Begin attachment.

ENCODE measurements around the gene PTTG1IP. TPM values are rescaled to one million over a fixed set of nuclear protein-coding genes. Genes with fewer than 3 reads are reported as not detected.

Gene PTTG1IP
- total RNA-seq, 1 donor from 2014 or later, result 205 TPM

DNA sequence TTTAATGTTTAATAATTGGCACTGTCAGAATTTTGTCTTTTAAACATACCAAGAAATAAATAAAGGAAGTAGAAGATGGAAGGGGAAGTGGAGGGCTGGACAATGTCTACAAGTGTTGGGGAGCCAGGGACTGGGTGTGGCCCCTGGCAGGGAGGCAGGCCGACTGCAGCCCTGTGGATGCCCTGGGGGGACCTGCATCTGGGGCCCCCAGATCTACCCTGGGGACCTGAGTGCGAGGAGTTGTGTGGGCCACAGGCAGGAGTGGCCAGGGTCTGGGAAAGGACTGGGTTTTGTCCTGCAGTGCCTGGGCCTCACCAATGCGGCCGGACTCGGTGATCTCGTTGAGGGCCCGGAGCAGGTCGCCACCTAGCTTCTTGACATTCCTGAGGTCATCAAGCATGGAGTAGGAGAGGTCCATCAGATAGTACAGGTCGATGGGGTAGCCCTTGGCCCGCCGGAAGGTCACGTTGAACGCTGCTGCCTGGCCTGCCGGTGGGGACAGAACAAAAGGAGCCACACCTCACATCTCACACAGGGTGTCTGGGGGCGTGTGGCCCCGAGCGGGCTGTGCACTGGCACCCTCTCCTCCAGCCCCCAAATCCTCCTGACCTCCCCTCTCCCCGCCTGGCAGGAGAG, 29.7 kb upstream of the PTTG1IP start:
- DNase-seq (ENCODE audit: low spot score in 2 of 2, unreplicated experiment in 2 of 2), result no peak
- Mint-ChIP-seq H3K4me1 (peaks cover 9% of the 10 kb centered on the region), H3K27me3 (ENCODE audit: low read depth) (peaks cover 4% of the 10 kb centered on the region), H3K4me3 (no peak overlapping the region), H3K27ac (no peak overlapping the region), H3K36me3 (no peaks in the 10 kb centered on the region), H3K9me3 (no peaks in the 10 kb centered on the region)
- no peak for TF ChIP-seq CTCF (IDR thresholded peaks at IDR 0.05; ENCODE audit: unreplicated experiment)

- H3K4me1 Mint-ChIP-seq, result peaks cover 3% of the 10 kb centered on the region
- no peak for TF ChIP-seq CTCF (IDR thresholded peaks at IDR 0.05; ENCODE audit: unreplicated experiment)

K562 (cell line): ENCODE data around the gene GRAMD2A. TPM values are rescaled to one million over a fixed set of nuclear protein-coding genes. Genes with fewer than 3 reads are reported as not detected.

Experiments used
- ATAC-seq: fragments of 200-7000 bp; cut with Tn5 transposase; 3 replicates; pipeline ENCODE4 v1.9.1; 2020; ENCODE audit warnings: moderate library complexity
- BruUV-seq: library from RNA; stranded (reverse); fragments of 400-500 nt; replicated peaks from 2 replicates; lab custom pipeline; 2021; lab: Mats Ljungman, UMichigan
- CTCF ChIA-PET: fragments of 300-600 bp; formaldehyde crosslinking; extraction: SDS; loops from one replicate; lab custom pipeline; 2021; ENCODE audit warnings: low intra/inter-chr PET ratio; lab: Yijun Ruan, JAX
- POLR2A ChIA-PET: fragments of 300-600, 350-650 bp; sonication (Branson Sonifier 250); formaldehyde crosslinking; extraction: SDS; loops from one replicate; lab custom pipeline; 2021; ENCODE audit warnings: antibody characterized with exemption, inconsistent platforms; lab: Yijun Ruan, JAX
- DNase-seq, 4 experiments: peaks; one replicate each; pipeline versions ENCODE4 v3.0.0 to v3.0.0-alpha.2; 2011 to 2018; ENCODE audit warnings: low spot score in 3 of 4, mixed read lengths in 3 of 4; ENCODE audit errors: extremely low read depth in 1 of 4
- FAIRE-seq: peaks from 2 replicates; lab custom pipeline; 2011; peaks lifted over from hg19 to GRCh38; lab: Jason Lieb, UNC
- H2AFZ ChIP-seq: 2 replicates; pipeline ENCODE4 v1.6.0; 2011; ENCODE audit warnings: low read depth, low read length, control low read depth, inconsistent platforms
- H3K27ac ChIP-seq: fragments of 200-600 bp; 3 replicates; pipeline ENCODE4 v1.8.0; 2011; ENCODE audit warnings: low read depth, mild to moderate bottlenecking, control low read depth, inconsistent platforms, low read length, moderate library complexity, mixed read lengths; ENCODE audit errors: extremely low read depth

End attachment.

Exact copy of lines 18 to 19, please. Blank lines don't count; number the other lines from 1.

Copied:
- H2AFZ ChIP-seq: 2 replicates; pipeline ENCODE4 v1.6.0; 2011; ENCODE audit warnings: low read depth, low read length, control low read depth, inconsistent platforms
- H3K27ac ChIP-seq: fragments of 200-600 bp; 3 replicates; pipeline ENCODE4 v1.8.0; 2011; ENCODE audit warnings: low read depth, mild to moderate bottlenecking, control low read depth, inconsistent platforms, low read length, moderate library complexity, mixed read lengths; ENCODE audit errors: extremely low read depth